Given the choice of a Fairfield or Hampton, I will generally take the Hampton. Your run-of-the-mill Courtyards are _way_ below the standards of the Hilton Garden. I agree with the OP that the Courtyards don't offer that much more than the Fairfields in terms of amenities. There are exceptions, of course, and I have stayed at Courtyards that had full service bar/restaurant service and upgraded bedding - but that is the exception rather than the rule.
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Old May 30, 05, 11:57 pm   #9
 
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Quote:
Originally Posted by yyzflyer
Fairfield = Hampton Inn
Courtyard = Hilton Garden Inn

Please allow me to correct you...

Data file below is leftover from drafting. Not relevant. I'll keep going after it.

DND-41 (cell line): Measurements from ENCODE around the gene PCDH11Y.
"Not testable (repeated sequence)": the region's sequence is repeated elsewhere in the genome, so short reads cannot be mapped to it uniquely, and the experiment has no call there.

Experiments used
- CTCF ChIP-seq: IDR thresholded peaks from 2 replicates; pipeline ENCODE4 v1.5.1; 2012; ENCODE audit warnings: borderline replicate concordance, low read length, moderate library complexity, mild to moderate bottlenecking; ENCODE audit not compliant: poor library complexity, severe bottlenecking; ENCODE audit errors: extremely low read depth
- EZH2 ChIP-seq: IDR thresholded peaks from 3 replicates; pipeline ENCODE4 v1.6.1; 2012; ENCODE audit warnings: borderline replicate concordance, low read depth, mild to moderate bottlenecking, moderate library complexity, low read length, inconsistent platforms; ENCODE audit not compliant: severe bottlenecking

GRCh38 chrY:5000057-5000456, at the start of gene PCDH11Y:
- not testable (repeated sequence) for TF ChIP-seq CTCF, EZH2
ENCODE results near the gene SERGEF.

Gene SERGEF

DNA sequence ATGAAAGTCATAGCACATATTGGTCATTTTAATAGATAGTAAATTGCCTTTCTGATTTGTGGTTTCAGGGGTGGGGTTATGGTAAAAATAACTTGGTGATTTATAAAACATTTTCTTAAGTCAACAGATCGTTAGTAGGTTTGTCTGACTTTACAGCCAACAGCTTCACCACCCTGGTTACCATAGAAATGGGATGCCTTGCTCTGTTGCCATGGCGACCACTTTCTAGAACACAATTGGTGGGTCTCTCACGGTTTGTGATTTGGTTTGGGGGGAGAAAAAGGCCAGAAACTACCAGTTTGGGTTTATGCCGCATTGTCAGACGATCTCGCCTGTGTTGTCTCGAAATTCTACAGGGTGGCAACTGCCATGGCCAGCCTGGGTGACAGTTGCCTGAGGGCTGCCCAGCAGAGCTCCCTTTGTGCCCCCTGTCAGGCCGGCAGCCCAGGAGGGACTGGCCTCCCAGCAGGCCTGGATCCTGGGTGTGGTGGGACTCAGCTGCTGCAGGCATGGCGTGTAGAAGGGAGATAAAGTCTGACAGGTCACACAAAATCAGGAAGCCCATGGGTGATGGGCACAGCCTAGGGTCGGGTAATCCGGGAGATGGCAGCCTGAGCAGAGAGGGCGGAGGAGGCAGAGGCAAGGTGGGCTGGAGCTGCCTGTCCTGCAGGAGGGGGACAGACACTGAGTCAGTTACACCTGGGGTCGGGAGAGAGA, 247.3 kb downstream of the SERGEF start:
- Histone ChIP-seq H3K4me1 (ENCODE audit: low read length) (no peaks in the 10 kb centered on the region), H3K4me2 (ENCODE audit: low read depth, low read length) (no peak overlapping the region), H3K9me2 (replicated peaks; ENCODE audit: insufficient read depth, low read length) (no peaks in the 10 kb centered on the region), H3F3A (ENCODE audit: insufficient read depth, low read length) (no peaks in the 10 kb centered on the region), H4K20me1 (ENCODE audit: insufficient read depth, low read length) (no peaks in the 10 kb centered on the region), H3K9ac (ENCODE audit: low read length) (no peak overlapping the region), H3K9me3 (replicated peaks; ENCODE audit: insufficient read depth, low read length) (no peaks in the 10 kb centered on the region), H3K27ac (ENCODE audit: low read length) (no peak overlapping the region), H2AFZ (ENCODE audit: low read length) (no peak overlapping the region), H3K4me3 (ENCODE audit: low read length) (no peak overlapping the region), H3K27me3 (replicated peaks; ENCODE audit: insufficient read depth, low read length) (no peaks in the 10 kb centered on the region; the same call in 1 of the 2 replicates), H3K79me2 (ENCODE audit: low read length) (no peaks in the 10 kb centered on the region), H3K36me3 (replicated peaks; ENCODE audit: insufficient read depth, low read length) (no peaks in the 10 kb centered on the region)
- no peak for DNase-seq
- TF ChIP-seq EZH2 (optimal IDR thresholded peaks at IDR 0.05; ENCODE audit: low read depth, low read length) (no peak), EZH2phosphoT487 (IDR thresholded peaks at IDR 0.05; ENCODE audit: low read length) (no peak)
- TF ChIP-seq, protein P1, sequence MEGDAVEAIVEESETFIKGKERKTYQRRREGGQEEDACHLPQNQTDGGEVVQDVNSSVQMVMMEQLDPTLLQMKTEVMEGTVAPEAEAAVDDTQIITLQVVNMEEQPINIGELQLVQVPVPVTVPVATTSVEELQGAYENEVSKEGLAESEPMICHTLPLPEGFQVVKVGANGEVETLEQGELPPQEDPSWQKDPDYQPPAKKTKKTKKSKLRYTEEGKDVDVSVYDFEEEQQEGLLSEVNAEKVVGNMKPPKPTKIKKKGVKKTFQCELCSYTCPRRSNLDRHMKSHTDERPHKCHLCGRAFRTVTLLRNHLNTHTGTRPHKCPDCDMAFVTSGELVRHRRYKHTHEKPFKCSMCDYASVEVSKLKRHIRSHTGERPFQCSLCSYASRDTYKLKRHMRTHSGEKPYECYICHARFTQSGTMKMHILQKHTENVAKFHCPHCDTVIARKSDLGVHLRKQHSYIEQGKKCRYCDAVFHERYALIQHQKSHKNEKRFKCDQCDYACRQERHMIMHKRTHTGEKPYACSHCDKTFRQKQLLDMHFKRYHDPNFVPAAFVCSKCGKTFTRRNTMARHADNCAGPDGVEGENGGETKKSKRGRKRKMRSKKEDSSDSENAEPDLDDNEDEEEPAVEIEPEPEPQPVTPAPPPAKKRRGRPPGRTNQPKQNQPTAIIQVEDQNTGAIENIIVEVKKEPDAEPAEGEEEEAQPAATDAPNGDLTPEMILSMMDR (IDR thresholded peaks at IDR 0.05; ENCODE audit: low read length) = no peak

Fairfield = Dump
Courtyard = Modestly Acceptable
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Old May 31, 05, 7:31 am   #10
 
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Quote:
Originally Posted by yyzflyer
They've pretty much copied the competition with positioning. Take Hilton for example:

Fairfield = Hampton Inn
Courtyard = Hilton Garden Inn
I disagree. I would say 9 times out of 10 a Hampton beats a Fairfield and a HGI beats a Courtyard. The HGI have become my favorite properties. They are generally new, have microwaves and mini fridges in all rooms, and as a Diamond I get free breakfast along with 5 bucks to spend in the pantry.

I do agree that the difference between CY and FI is becoming less defined. Remember when Courtyards actually had courtyards?
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Old May 31, 05, 5:46 pm   #11
 
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Nobody mentioned room size yet, so I'm not sure this is universal based on my sample size of one. At the one Fairfield Inn I've stayed in (Mission Viejo, CA) - the room was noticeably smaller than any Courtyard I've ever stayed in.